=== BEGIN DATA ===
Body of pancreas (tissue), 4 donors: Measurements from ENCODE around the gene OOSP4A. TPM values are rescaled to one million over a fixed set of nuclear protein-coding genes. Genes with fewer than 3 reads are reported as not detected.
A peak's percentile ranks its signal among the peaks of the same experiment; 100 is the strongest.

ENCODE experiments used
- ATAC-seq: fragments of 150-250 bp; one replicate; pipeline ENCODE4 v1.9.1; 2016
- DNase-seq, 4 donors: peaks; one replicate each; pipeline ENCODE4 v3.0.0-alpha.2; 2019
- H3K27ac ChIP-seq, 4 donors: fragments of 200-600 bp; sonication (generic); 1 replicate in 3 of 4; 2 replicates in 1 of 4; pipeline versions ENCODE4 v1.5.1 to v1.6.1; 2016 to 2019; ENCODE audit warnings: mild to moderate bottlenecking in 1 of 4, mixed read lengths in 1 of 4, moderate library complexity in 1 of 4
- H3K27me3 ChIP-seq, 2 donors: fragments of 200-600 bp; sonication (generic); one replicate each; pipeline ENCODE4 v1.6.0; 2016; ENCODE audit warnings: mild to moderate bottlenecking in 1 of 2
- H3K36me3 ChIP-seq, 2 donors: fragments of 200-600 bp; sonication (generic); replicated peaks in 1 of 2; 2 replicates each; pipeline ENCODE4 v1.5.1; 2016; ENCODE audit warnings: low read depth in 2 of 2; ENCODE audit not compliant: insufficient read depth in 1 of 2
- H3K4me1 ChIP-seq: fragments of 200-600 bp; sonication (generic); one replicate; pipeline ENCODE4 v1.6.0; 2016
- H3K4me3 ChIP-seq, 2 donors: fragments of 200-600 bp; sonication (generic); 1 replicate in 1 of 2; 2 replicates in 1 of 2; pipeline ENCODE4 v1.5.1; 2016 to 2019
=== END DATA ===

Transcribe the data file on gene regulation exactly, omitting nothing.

Body of pancreas (tissue), 4 donors: Measurements from ENCODE around the gene OOSP4A. TPM values are rescaled to one million over a fixed set of nuclear protein-coding genes. Genes with fewer than 3 reads are reported as not detected.
A peak's percentile ranks its signal among the peaks of the same experiment; 100 is the strongest.

ENCODE experiments used
- ATAC-seq: fragments of 150-250 bp; one replicate; pipeline ENCODE4 v1.9.1; 2016
- DNase-seq, 4 donors: peaks; one replicate each; pipeline ENCODE4 v3.0.0-alpha.2; 2019
- H3K27ac ChIP-seq, 4 donors: fragments of 200-600 bp; sonication (generic); 1 replicate in 3 of 4; 2 replicates in 1 of 4; pipeline versions ENCODE4 v1.5.1 to v1.6.1; 2016 to 2019; ENCODE audit warnings: mild to moderate bottlenecking in 1 of 4, mixed read lengths in 1 of 4, moderate library complexity in 1 of 4
- H3K27me3 ChIP-seq, 2 donors: fragments of 200-600 bp; sonication (generic); one replicate each; pipeline ENCODE4 v1.6.0; 2016; ENCODE audit warnings: mild to moderate bottlenecking in 1 of 2
- H3K36me3 ChIP-seq, 2 donors: fragments of 200-600 bp; sonication (generic); replicated peaks in 1 of 2; 2 replicates each; pipeline ENCODE4 v1.5.1; 2016; ENCODE audit warnings: low read depth in 2 of 2; ENCODE audit not compliant: insufficient read depth in 1 of 2
- H3K4me1 ChIP-seq: fragments of 200-600 bp; sonication (generic); one replicate; pipeline ENCODE4 v1.6.0; 2016
- H3K4me3 ChIP-seq, 2 donors: fragments of 200-600 bp; sonication (generic); 1 replicate in 1 of 2; 2 replicates in 1 of 2; pipeline ENCODE4 v1.5.1; 2016 to 2019